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Apr 26, 2011 4:44 PMPublication: The East Hampton Press

Lake Montauk Study Gains Steam

Apr 26, 2011 5:09 PM

With fishing boats and a Coast Guard cutter docked outside, Lake Montauk was both backdrop and focus at an April 20 meeting at the Montauk Coast Guard station. After a break of more than a year, a committee overseeing a study of the lake’s health listened to an update from Larry Penny, East Hampton Town’s natural resources director, who has been leading the effort since 2008.

Whether the study is progressing as it should—it’s due to the state August 11—and whether Lake Montauk is in good health were matters of debate. Mr. Penny presented a list of studies and projects “completed and almost completed” and of those that were ongoing, while Town Supervisor Bill Wilkinson drilled him for details. So far, many results are promising, Mr. Penny indicated: “a pretty good mix of species” of seaweed, three “polishing ponds” reducing runoff and a lake bottom that is “one of the cleanest we’ve ever seen.”

Rav Freidel, a member of the committee and the Concerned Citizens of Montauk, objected to Mr. Penny’s assertion that a study of the bottomland near Peter Kalikow’s dock was complete.

“There’s not a word about the boat lift,” Mr. Freidel said. “The ZBA’s making decisions right now based on this study. You’re saying it’s complete. I’m saying it’s not.” He took issue, too, with a coliform study being conducted by Cornell Cooperative Extension, saying that other pollutants should be studied as well.

Mr. Penny said that with a $75,000 grant, which is coming from the State Department of State, that would not be practical.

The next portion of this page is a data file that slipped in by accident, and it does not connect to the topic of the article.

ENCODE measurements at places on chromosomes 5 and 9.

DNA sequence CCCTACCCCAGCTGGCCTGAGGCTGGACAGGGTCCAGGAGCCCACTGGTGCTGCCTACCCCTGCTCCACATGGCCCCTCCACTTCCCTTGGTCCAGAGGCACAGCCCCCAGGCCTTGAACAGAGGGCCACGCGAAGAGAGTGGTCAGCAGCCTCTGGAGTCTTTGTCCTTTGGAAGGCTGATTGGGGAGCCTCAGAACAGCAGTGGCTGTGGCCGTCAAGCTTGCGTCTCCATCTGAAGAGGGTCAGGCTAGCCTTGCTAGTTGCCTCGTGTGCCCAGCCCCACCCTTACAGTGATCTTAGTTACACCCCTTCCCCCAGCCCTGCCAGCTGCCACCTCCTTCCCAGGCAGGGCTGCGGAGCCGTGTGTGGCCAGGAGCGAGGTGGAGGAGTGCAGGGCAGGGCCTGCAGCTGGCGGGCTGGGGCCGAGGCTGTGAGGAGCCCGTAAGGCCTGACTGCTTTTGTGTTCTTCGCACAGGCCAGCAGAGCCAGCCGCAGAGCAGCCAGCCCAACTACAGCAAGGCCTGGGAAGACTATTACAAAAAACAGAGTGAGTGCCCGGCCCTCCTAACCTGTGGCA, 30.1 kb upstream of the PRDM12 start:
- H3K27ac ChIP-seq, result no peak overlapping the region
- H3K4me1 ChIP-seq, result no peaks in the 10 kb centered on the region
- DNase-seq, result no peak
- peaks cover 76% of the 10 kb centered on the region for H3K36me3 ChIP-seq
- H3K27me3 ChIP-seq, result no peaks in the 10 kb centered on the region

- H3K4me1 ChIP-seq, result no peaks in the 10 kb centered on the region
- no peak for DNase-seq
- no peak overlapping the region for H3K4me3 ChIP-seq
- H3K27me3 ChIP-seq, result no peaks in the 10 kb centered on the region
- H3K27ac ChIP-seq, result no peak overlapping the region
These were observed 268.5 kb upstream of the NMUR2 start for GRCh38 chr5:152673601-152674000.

Stuart Heath, a bayman, said he’d already hauled $200 worth of clams that morning, suggesting that the lake was in pretty good shape. “You want to learn about that lake?” he told committee members. “I’ll take you out there any time.” However, he said, the cutter Ridley was right then being sanded at the dock, leaving a “slick of paint chips.”

Jay Fruin of the Surfrider Foundation, another committee member, disputed Mr. Heath’s contention that the lake was doing well. Compared to when he scalloped “way before you were,” he told Mr. Heath, when he paddles on the lake now, “the eelgrass is gone.”

He blamed boat waste, but Ed Michels of the Town Marine Patrol, another committee member, disputed that. He said the town’s pumpout boat fills up regularly on summer weekends, and that “every time a boat is boarded the tank is checked.” Mr. Penny backed him up, saying that back in 1985-86, before a no-discharge zone was in place, coliform levels around boats would rise over a single summer weekend. “So I think we have made progress there,” Mr. Penny said.

Jimmy Hewitt, a committee member who grows oysters at the lake’s south end, asked that a culvert under the Star Island causeway be reopened to help flush out his part of the lake. “Waiting for all these studies is bullshit,” he said. “We need two guys and a shovel.”